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Fact or Fiction: Could Medical Marijuana Positively Impact Florida’s Communities?

This year, one of the most controversial and hotly contested races in Florida doesn’t involve politicians. It’s about people and whether they have the right to use marijuana to treat their serious health conditions. This is a hot topic that has dominated the headlines for months, and as with any heated debate misinformation is everywhere.

During this election season, millions of dollars have been spent spreading information for and against medical marijuana and some of it just isn’t true. In order to make the best decision come election day, let’s explore some of the myths out there, and find out how medical marijuana initiative Amendment 2 will really affect our communities.

United for Care, led by Morgan & Morgan founder John Morgan, is the driving force behind the pro-medical marijuana movement. The issue is very close to John’s heart, and he has poured his own money into another campaign this year after a very narrow defeat in 2014.

His brother Tim was paralyzed as a young man, and medical marijuana is the most effective treatment for his chronic pain. In order to grant Tim and other Floridians with debilitating medical conditions an improved quality of life, John is fighting hard for their access to legal medical marijuana.

In light of this, let’s take a look at some of the misinformation out there.

Will it Increase Crime?

While it would be a stretch to suggest that legal medical marijuana is solely responsible for a reduction in crime, research has demonstrated a relationship between the two, according to Journalist’s Resource, a project of the Harvard Kennedy School’s Shorenstein Center and the Carnegie-Knight Initiative.

One study cited by Harvard linked medical marijuana to a 4 percent to 12 percent reduction in property crimes such as theft and burglaries. The same study conceded that crime has fallen across the country in recent years, but also noted that in states that legalized medical marijuana it fell roughly five percent more.

Similarly, the notion that medical marijuana treatment centers will become magnets for crime was also found to be untrue. In fact, the centers may actually diminish crime in their vicinity because of their security, cameras, and lights, research shows.

Will it Increase Impaired Driving?

The study mentioned above also found a decrease in impaired driving, which contradicts one myth going around. Those researchers were able to chart the number of DUIs and DWIs in states with medical marijuana laws, and found that they fell when medical marijuana was legalized.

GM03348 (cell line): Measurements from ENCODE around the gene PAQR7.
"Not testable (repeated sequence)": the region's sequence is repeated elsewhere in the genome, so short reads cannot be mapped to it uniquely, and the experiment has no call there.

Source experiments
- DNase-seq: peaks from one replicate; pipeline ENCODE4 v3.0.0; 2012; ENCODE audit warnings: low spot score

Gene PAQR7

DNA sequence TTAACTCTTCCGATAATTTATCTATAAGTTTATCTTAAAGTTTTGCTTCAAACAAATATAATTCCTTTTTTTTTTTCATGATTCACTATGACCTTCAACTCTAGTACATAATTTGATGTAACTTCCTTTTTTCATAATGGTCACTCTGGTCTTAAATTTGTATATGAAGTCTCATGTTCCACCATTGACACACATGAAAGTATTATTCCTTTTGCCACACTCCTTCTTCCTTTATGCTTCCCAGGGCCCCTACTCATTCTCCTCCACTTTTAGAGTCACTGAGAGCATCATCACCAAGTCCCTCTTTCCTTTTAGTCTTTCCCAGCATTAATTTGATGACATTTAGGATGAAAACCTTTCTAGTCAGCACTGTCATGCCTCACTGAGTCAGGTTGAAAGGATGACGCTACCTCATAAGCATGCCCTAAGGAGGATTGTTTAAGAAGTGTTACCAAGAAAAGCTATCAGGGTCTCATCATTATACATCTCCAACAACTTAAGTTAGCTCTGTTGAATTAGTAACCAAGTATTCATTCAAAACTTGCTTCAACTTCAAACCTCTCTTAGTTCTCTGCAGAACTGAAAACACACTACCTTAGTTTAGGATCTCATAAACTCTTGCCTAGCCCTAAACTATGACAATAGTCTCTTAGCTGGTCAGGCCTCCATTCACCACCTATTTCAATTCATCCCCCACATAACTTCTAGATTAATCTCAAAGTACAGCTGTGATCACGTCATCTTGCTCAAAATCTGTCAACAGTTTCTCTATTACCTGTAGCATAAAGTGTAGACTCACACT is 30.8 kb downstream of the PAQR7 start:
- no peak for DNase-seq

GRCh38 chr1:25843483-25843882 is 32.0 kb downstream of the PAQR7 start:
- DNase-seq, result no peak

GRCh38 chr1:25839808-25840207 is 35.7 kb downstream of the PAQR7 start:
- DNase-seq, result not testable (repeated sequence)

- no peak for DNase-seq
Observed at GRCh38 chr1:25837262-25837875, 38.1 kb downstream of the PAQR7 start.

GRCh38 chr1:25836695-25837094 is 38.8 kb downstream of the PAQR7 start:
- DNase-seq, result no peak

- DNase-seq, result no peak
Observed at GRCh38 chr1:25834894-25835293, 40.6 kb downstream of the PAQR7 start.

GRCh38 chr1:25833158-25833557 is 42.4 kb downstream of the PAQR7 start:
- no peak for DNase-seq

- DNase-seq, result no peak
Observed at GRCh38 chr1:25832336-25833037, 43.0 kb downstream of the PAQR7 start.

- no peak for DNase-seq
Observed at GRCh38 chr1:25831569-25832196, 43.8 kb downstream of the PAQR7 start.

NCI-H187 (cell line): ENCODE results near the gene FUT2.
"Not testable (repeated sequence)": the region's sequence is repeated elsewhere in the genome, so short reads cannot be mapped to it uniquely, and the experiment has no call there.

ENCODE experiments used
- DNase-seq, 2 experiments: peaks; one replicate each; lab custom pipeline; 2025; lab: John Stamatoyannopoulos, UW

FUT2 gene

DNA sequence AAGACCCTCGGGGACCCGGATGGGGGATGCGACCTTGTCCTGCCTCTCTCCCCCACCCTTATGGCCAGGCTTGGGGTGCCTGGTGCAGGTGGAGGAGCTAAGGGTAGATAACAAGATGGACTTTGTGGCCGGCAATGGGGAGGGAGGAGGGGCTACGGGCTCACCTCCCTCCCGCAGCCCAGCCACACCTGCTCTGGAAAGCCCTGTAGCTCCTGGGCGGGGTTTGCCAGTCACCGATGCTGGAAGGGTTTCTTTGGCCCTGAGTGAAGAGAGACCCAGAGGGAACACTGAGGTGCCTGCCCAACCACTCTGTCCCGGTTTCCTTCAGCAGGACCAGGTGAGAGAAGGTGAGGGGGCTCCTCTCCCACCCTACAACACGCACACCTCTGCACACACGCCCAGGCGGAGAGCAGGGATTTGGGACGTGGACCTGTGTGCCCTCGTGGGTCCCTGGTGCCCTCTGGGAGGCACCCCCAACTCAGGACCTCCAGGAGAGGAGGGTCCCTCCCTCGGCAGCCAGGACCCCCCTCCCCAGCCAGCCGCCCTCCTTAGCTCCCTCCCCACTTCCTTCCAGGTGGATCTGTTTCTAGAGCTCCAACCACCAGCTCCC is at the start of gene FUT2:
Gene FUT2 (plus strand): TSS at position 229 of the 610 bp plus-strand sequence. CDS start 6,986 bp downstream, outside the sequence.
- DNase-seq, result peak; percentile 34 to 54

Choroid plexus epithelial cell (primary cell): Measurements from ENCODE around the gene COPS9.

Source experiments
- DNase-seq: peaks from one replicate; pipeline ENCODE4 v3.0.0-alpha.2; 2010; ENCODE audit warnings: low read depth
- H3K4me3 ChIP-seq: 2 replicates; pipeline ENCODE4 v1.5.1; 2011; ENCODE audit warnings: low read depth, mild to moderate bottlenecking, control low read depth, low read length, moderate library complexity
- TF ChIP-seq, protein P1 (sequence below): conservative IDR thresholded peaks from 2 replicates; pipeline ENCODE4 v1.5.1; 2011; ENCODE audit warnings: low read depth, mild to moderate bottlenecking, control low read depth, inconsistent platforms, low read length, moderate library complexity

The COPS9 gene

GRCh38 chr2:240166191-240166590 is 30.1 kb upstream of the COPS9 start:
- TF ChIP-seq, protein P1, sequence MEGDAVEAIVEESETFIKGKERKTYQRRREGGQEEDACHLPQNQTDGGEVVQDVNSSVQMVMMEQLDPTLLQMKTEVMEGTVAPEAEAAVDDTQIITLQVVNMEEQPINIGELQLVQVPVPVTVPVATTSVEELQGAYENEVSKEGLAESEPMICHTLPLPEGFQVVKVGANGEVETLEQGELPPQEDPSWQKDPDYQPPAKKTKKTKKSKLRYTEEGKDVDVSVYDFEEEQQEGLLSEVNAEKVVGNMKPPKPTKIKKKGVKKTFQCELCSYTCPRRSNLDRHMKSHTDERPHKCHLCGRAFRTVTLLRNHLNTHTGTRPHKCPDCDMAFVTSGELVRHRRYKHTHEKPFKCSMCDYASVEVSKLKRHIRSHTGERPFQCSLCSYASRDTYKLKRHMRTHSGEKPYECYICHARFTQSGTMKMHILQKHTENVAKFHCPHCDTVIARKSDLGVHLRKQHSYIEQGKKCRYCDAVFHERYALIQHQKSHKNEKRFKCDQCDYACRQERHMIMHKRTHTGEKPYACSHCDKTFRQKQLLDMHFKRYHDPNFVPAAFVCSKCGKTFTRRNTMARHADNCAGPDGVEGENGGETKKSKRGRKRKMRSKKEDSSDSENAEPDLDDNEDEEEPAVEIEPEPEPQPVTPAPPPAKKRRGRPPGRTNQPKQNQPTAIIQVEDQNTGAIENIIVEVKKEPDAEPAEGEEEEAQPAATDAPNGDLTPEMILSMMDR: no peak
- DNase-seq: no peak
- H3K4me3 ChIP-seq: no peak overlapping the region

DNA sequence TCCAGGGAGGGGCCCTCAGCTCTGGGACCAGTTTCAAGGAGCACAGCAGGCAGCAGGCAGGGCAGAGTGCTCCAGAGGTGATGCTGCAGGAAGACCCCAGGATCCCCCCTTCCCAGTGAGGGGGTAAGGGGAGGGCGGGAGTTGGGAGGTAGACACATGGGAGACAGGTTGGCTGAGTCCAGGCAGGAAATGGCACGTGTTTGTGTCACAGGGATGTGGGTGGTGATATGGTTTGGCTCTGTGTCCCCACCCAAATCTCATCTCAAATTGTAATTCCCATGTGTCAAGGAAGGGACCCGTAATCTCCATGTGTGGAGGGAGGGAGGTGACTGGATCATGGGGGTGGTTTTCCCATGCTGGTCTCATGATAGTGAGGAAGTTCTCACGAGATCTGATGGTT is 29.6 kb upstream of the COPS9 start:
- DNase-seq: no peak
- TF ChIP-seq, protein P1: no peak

This was also found to be true for traffic fatalities. Another one of the studies cited by Harvard found that alcohol and marijuana are substitutes, and when marijuana is more readily available people use alcohol less. The first year after medical marijuana goes into effect, traffic fatalities decrease between 8 percent and 11 percent, according to the study.

Will it Bring Kid-Friendly Pot to Florida?

Amendment 2 permits the production and sale of medical marijuana in edible form, and as the industry has become more sophisticated of-late, edibles have become more potent and delicious. Those opposed to medical marijuana in Florida are saying these yummy-looking products will appeal to children, which could lead to a trip to the ER and even a short hospitalization if a child ingests one.

While there have been instances of this in states with legal medical marijuana, it was not clear in all cases if the edible came from a medical marijuana treatment center or from another source, such as a home-made variety, according to Politifact.

United for Care campaign manager Ben Pollara compared medical marijuana to any other medication in an interview with Politifact. He said that it is the responsibility of parents to keep their medicine out of the reach of their children.

Alternatively, a rule could be developed as in other states that require childproof packaging, like what is already required with medicines that get picked up at the pharmacy. Other states with medical marijuana have implemented different tactics to prevent children from getting into edibles, suggesting there are ways to prevent children from ingesting them.

All this information seems to indicate that while edibles come in the form of delicious cakes and candy that can appeal to children, proper storage by parents and laws governing the packaging can deal with this issue.

What’s Next?

While some people want us to think that medical marijuana is scary and that it will turn our state into a drug-infested cesspool, the facts seem to suggest otherwise. In fact, it seems that medical marijuana might not only provide relief to very sick people, it could also help our veterans, and provide a boost to our economy.

If after reading this you would like more information about Amendment 2, please visit UnitedforCare.org.

www.forthepeople.com

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